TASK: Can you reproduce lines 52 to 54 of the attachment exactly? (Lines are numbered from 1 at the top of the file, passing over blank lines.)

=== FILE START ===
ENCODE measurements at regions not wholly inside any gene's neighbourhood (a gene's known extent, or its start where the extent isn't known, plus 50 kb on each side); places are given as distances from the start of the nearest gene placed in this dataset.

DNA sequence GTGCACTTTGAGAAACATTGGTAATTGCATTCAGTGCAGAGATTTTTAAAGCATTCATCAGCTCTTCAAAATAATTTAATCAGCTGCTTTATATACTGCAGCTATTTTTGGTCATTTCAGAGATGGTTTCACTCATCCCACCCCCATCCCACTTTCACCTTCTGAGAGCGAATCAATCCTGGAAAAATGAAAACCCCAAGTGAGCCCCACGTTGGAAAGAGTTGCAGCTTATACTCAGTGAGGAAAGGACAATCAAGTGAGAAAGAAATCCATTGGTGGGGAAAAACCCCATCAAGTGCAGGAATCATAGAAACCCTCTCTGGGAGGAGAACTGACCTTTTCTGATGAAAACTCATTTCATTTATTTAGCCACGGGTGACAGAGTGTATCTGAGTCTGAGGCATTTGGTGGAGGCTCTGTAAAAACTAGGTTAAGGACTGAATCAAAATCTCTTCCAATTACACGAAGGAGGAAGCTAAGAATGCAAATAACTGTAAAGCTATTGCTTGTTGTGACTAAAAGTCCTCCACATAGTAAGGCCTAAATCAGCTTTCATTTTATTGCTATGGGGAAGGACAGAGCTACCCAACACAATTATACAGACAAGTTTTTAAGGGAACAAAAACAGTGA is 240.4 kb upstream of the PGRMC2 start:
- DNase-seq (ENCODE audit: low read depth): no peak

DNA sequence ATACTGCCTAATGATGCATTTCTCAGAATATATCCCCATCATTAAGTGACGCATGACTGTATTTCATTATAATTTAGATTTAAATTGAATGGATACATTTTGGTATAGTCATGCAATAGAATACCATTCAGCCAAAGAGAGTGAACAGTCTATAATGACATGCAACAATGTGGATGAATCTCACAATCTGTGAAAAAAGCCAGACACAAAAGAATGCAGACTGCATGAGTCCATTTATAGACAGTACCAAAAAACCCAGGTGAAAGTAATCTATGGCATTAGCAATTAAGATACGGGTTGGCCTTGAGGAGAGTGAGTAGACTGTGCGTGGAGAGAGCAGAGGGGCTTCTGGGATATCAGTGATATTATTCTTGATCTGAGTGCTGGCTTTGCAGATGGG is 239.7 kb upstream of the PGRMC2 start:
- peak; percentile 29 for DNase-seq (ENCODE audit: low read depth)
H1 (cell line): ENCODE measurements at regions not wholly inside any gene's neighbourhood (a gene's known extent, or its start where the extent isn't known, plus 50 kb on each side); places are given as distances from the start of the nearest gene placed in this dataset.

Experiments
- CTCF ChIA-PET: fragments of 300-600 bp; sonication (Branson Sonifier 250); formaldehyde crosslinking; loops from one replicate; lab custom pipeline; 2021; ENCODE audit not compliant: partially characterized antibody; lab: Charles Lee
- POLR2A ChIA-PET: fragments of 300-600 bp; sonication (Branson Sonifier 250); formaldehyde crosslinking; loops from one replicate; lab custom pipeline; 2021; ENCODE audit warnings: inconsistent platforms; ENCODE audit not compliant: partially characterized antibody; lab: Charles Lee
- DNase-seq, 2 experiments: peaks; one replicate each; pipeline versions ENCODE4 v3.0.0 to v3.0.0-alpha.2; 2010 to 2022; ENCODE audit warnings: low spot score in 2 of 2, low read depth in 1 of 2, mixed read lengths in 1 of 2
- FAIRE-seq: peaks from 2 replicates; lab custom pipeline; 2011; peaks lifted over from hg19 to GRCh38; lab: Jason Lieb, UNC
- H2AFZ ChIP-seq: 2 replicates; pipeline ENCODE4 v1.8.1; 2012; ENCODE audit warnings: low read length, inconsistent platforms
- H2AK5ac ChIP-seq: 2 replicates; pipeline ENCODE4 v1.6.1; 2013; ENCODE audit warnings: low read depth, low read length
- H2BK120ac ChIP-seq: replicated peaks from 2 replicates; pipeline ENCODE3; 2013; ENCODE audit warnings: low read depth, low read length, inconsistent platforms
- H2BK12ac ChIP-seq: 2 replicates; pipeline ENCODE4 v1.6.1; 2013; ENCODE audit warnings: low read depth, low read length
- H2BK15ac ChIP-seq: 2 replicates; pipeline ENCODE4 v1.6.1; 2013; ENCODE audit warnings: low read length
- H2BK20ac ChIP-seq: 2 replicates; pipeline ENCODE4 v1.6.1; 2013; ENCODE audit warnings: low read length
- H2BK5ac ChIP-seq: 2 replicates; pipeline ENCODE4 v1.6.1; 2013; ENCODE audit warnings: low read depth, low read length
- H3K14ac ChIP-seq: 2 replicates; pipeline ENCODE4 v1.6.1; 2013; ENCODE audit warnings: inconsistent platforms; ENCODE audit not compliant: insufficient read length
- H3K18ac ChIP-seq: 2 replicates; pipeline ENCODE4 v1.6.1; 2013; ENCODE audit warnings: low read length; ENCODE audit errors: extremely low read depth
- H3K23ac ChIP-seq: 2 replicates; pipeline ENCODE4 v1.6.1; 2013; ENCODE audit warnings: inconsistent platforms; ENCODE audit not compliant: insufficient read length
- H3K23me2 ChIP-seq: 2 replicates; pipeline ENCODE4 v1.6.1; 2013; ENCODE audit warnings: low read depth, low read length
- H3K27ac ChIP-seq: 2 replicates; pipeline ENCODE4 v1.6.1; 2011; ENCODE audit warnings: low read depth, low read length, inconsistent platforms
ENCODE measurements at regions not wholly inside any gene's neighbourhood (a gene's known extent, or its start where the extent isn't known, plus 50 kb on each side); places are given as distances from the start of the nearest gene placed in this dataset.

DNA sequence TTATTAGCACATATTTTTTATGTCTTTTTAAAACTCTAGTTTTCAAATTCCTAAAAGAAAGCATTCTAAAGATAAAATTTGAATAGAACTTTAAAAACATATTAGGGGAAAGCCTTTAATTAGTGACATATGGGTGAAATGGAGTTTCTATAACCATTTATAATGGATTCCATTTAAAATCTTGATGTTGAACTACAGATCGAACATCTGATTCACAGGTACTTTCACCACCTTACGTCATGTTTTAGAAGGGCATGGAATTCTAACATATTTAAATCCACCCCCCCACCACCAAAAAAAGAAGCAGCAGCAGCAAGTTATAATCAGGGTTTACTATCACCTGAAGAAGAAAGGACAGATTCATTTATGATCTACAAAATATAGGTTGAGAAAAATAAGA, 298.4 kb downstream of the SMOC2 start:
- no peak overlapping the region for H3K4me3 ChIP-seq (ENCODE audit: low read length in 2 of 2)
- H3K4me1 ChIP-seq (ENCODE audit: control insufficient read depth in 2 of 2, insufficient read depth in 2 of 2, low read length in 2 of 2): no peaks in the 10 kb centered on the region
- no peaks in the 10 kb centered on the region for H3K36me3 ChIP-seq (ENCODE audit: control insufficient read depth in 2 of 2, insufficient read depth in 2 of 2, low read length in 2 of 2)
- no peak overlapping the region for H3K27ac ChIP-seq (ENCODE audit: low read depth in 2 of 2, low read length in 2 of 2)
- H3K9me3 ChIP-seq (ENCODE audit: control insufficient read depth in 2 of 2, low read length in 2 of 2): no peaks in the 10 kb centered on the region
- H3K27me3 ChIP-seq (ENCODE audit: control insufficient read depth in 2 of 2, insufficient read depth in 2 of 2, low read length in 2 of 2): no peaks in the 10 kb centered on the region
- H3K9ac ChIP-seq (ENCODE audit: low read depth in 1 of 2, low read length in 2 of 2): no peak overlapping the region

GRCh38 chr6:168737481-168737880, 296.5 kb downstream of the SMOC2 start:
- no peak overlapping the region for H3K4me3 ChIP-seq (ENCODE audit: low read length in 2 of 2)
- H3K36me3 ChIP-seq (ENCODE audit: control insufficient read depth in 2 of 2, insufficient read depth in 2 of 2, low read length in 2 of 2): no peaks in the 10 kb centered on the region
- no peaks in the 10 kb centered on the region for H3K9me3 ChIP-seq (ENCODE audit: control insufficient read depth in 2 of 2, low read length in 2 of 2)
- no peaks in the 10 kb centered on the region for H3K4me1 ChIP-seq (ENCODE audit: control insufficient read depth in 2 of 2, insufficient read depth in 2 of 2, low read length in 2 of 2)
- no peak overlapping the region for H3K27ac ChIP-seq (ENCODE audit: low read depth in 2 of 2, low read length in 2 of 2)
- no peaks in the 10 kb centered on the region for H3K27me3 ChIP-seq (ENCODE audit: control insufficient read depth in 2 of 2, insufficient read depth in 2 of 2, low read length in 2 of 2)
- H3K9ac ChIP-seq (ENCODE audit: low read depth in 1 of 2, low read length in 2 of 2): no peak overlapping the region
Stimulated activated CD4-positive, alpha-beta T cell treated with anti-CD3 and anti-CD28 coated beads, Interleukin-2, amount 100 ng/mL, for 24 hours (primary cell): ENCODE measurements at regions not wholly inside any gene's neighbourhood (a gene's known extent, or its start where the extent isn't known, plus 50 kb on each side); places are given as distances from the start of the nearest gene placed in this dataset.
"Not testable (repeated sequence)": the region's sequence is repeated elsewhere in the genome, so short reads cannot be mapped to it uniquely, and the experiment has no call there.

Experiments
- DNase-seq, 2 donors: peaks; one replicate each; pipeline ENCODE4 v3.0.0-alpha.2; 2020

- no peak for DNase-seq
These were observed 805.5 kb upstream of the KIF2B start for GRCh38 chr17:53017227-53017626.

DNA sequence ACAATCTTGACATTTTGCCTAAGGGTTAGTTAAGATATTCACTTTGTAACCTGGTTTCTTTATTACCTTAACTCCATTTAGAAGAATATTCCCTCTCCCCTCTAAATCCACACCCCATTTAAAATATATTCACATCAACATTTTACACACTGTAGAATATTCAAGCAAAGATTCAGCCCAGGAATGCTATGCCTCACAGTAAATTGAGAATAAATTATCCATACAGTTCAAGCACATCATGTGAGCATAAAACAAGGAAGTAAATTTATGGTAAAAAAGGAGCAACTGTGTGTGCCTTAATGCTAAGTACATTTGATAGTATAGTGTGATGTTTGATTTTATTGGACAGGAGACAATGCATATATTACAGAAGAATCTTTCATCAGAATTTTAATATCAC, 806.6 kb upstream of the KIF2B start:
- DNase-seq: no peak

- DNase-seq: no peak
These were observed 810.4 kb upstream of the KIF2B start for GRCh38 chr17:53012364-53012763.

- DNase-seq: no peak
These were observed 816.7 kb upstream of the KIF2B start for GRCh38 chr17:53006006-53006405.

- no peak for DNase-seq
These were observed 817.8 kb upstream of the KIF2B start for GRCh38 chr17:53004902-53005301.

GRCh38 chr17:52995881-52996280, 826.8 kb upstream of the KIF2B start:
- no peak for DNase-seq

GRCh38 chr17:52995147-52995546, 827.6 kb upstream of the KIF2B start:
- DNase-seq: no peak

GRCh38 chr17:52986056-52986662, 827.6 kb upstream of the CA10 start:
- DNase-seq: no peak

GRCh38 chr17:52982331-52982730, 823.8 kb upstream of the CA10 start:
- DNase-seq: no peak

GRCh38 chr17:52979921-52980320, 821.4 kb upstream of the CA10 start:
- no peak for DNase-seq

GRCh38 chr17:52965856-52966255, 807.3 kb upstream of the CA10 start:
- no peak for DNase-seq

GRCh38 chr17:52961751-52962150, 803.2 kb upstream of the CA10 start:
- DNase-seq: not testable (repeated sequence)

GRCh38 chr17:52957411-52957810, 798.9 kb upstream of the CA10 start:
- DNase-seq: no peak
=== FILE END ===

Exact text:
These were observed 816.7 kb upstream of the KIF2B start for GRCh38 chr17:53006006-53006405.

- no peak for DNase-seq
These were observed 817.8 kb upstream of the KIF2B start for GRCh38 chr17:53004902-53005301.